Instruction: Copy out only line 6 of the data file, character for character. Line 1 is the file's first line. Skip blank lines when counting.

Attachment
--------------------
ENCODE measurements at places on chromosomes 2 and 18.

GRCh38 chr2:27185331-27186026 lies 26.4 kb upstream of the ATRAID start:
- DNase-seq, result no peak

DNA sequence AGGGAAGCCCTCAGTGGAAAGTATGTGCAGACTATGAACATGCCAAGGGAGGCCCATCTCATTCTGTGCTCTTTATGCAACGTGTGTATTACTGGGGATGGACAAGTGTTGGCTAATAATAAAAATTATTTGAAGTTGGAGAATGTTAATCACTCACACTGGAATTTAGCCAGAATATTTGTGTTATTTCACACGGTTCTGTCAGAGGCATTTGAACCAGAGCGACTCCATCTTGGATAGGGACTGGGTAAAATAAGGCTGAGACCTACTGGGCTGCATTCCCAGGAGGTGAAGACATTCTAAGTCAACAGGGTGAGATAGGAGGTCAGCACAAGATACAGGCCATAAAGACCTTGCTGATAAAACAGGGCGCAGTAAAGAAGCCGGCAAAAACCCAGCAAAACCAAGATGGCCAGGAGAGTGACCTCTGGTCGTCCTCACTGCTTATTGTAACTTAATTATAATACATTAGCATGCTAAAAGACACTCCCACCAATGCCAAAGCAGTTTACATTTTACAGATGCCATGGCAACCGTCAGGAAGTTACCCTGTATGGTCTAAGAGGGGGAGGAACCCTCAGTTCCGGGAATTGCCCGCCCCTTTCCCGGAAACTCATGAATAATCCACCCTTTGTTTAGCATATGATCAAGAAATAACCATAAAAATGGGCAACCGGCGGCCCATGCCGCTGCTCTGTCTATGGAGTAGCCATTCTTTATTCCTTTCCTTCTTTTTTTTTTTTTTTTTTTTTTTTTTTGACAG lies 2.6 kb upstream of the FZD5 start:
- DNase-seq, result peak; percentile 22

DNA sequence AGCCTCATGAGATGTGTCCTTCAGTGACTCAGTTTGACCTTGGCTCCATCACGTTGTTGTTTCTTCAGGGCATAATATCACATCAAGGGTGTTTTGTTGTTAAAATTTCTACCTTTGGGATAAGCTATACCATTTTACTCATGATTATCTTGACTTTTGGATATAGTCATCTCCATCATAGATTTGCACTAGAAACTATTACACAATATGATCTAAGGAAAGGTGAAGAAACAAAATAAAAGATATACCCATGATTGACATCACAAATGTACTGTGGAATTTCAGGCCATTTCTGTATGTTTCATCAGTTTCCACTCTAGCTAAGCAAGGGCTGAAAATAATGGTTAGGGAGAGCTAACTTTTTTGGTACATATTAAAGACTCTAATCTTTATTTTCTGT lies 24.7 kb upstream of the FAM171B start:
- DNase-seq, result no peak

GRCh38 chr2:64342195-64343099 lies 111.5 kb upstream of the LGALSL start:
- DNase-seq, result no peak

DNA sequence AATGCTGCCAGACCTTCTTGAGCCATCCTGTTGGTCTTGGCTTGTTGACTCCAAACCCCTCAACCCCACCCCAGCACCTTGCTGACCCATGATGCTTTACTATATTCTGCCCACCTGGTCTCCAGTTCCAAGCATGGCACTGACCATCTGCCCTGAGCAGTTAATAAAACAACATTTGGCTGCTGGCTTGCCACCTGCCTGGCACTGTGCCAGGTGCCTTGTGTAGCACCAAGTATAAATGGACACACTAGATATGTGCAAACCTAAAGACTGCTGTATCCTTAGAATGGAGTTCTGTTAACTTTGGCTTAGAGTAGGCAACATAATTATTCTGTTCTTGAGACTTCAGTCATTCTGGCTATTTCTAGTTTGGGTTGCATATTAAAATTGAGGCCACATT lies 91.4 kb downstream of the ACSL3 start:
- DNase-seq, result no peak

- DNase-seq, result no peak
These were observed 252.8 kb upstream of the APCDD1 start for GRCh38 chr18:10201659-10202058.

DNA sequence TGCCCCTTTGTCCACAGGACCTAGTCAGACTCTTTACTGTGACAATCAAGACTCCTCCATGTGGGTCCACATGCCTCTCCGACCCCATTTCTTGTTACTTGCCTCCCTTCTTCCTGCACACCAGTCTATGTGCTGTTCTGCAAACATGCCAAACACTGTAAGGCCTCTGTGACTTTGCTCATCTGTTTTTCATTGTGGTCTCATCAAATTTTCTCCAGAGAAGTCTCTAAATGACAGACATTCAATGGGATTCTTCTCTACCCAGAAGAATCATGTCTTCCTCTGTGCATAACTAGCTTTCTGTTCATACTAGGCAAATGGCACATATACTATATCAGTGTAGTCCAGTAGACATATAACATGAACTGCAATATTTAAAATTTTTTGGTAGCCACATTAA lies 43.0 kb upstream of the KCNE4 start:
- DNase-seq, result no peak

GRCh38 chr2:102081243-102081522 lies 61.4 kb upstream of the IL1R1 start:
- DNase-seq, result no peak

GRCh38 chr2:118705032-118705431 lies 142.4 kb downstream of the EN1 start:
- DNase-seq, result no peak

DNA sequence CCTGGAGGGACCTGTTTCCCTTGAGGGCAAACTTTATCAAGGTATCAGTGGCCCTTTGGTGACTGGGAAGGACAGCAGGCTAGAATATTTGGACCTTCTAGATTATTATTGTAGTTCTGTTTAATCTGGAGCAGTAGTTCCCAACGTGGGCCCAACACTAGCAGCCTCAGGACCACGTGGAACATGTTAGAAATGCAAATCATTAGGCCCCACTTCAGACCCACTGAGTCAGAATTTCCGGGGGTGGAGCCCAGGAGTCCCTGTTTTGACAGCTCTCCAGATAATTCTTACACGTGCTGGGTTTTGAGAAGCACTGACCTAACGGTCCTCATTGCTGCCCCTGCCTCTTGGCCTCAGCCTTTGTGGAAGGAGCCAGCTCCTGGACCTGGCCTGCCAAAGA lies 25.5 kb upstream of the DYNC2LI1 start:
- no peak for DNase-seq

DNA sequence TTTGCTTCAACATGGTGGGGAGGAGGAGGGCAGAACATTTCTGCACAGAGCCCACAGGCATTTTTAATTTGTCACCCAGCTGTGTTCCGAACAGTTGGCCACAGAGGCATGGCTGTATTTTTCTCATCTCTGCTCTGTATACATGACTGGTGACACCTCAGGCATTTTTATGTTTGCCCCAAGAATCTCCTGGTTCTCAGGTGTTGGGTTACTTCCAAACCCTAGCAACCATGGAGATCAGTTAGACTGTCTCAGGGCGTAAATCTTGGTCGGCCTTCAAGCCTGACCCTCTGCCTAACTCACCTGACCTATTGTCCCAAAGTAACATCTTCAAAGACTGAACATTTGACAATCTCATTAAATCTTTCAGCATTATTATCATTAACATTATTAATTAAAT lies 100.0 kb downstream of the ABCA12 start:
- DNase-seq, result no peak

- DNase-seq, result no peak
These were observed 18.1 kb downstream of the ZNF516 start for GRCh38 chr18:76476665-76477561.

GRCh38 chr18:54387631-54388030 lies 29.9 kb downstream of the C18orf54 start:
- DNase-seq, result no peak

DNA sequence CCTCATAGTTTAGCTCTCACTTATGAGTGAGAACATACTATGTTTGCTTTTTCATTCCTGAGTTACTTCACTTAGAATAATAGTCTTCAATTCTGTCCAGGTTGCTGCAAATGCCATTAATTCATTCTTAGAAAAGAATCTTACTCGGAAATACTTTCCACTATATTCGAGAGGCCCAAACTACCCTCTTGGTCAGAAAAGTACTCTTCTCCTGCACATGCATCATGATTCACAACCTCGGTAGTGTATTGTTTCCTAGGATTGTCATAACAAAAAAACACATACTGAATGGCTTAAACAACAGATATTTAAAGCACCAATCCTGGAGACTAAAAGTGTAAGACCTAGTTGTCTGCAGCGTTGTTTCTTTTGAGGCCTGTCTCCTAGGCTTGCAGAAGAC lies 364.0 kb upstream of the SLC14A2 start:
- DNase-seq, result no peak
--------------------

DNA sequence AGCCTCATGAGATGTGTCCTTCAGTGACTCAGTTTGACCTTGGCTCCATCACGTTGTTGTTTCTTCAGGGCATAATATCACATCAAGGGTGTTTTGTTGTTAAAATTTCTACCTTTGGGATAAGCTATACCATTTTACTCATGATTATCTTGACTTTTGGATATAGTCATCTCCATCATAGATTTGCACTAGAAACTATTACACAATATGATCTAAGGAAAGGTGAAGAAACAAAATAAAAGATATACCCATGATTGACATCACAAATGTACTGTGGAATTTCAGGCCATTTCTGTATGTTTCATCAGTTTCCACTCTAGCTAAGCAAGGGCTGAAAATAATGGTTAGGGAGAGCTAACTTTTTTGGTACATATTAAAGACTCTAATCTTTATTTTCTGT lies 24.7 kb upstream of the FAM171B start: